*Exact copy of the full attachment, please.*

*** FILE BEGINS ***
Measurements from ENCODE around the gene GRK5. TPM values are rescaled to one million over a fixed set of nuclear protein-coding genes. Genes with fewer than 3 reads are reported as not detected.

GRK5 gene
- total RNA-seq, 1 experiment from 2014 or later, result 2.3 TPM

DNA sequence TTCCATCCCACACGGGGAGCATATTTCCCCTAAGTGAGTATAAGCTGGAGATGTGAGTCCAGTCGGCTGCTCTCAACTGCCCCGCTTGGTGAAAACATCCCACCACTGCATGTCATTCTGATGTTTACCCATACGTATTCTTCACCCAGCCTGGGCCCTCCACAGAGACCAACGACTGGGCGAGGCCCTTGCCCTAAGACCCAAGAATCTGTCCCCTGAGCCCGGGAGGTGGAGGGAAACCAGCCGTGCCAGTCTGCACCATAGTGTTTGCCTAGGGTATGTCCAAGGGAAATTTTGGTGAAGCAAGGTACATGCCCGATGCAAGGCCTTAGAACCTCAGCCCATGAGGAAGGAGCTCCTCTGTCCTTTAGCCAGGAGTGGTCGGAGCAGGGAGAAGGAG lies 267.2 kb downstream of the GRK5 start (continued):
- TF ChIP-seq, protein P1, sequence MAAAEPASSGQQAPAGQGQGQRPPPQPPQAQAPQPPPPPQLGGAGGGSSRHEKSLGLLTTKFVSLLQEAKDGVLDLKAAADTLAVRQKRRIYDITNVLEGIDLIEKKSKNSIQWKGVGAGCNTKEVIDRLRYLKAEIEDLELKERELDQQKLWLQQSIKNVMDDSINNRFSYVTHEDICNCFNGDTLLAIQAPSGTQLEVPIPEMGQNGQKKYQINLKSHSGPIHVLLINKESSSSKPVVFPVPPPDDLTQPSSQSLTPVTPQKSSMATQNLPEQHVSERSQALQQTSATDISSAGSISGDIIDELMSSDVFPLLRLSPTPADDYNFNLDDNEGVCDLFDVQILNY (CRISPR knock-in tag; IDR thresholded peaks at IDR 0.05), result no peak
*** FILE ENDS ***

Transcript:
Measurements from ENCODE around the gene GRK5. TPM values are rescaled to one million over a fixed set of nuclear protein-coding genes. Genes with fewer than 3 reads are reported as not detected.

GRK5 gene
- total RNA-seq, 1 experiment from 2014 or later, result 2.3 TPM

DNA sequence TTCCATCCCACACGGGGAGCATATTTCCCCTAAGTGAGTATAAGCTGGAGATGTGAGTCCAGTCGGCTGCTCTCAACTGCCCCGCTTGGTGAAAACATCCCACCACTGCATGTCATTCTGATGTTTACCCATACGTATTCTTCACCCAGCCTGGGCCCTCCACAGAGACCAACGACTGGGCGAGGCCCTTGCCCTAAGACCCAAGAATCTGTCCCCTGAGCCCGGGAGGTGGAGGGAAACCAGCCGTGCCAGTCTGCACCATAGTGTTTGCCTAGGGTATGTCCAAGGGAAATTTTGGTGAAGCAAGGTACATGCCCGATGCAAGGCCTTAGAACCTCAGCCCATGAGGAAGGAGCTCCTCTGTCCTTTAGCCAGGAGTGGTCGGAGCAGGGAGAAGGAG lies 267.2 kb downstream of the GRK5 start (continued):
- TF ChIP-seq, protein P1, sequence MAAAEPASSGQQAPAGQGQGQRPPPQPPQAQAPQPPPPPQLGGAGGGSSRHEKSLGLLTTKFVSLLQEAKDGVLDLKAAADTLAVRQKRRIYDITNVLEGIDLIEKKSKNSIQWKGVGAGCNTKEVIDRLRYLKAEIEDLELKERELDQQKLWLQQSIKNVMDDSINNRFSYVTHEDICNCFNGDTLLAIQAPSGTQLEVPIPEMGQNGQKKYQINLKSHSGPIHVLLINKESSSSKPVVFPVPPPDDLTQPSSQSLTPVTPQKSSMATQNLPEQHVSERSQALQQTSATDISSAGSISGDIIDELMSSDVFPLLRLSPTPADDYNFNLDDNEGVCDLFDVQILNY (CRISPR knock-in tag; IDR thresholded peaks at IDR 0.05), result no peak